Homage to PADEREWSKI = J. WIENIAWSKI: Etude; SCHELLING: Nocturne; Con tenerezza; BARTOK: 3 Hungarian Folk Tunes; BENJAMIN: Elegiac Mazurka; CHANLER: Aftermath; LABUNSKI: Threnody; CASTELNUOVO-TEDESCO: Homage a Paderewski; GOOSSENS: Homage; HAMMOND: Dance; MILHAUD: Choral; MARTINU: Mazurka; NIN-CULMELL: In Memoriam Paderewski; WHITHORNE: Hommage; RIETI: Allegro danzante; RATHAUS: Kujawiak; STOJOWSKI: Cradle Song; WEINBERGER: Etude in G Major; BRITTEN: Mazurka elegiaca; ZARZYCKI: Chant du printemps; CHAMINADE: Etude symphonique; BLUMENFELD: Kujawiak and Obertas from Suite polonaise – Jonathan Plowright, piano/ Aaron Shorr, piano (Britten) – Hyperion CDA67903, 75:32 [Distr. by Harmonia mundi] ****:
Royal Academy of Music laureate Jonathan Plowright follows his “Homage a Chopin” CD with this rather spectacular tribute to Polish piano virtuoso and political patriot Ignaz Jan Paderewski (1860-1941). In 1942 music publishers Boosey & Hawkes assembled an album of piano music intended to celebrate the golden anniversary of Paderewski’s first American tour, 1891. Plowright includes the seventeen pieces meant for that publication, plus works by Schelling, Wieniawski, Zarzycki, Chaminade, and Blumenfeld that were nevertheless dedicated to Paderewski.
After a tour de force from Josef Wieniawski, younger brother of the violinist Henryk,  Plowright performs a lovely expansive 1926 Nocturne (Ragusa) by Ernest Schelling, much in the style of Debussy. Bartok’s Three Hungarian Melodies (1914-1918) exploit Dorian and Mixolydian scales, often in leaping fourths, as part of their angular melodic style.  The Maestoso resounds from Plowright’s Steinway with singular force. Australian Arthur Benjamin provides a  heavy-footed Elegiac Mazurka he likely wrote in Vancouver at the opening of WW II. Theodore Chanler studied with Boulanger in Paris, and his romantic Aftermath, lasting barely one minute, is a little gem. Labunski’s Threnody features a deep bass part to the lyrical top line, the cantabile middle section quite tender, a hint of Ravel‘s Pavane.  Mario Castelnuovo-Tedesco was a Jewish musician who found refuge in Hollywood, California. His glittery Homage a Paderewski has a swanky vitality that concludes with a startling cadenza. Eugene Goossens, then conductor in Cincinnati, takes Chopin’s Prelude in C Minor as the basis of his dark miniature Homage.
Richard Hammond’s Dance allows Plowright a percussive toccata a la Bartok in mixed metrics, pounding and gamelan-glittery, in turns.  Milhaud’s polytonal Choral moves in 5/4, a stately, idiosyncratic hymn. Martinu contributes a ternary-form Mazurka whose middle section, presto vivo, sends a few brief sparks. Joaquin Nin-Culmell likewise produces a mazurka In Memoriam Paderewski whose syncopations in the middle derive from competing meters. The haunted Hommage of Cleveland composer Emerson Whithorne crosses four staves in falling triplets, Lento. Vittorio Rieti, like his teacher Respighi, favors a neo-Classical style, and Allegro danzante bubbles with Scarlatti. Con tenerezza is the tempo marking of Ernest Schelling’s last piece, otherwise untitled. It lies somewhere between Liszt and Debussy, a striking meditation in chromatic colors. The Kujawiak in triple meter by Rathaus proves angular but lighthearted, Chopin crossed-fertilized by modernity. Sigismond Stokowski studied with Paderewski for several years. His Cradle Song takes its inspiration from a Spanish-American berceuse he learned from his Peruvian wife, Luisa. Weinberger, famous his opera Schwanda the Bagpiper, utilizes the same patriotic hymn for his G Major Etude that Elgar incorporates into Polonia, his symphonic prelude dedicated to Paderewski.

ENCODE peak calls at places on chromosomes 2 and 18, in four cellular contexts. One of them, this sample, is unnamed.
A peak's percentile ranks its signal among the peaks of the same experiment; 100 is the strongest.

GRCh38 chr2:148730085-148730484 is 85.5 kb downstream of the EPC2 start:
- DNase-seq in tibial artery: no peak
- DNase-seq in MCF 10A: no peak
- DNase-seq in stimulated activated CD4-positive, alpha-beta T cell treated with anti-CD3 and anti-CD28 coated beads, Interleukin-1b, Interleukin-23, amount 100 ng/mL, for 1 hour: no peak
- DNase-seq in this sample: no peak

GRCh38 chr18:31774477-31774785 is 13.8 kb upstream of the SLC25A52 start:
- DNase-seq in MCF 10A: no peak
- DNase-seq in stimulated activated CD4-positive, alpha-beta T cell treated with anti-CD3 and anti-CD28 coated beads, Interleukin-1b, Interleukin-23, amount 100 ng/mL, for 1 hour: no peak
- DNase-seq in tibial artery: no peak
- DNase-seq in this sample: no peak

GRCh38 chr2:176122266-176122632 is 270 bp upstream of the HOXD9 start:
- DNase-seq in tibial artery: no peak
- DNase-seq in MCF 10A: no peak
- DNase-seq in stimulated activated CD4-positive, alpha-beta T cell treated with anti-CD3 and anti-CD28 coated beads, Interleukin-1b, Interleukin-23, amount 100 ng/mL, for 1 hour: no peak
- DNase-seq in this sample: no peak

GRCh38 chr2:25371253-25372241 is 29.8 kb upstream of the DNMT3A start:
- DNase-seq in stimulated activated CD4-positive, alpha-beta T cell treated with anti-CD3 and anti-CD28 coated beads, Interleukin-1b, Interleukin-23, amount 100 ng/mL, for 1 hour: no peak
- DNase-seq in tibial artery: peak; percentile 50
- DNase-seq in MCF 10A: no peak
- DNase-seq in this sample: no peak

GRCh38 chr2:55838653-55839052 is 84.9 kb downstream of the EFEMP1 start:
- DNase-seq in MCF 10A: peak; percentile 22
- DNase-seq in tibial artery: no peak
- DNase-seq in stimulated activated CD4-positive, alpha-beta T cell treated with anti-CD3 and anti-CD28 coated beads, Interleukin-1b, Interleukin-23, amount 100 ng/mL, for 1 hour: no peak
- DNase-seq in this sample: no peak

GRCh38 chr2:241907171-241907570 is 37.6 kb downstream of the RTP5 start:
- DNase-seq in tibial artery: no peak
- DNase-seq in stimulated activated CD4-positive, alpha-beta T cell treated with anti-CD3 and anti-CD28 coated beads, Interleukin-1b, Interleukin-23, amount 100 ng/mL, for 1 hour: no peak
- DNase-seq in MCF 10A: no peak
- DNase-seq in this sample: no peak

Plowright shares the spotlight with pianist Aaron Shorr for Benjamin Britten’s Mazurka elegiaca, composed for two pianos and so published separately. The longest of the “homages” on this disc, the piece casts a funereal pallor in Chopin’s conceits, intimate and melancholy, percussive and hortatory.  Zarzycki’s Chant du printemps plays like the quintessential salon morceau in lulling arpeggios and strummed melody. The relatively extended Etude symphonique by Cecile Chaminade resembles a Chopin nocturne, although the filigree lacks his level of inspiration. Like the preceding Zarzycki work, Mendelssohn’s Songs Without Words offer better models. The Allegro appassionato section perks up our ears. Plowright concludes with music by Felix Blumenfeld, whose nephews include Karol Szymanowski and Heinrich Neuhaus. The Kujawiak, Allegro, quickly evolves into a spirited Obertas, Vivo. In the Chopin manner, Blumenfeld develops his national rhythms in syncopations and agogic shifts. The last page whirls off the music paper.
—Gary Lemco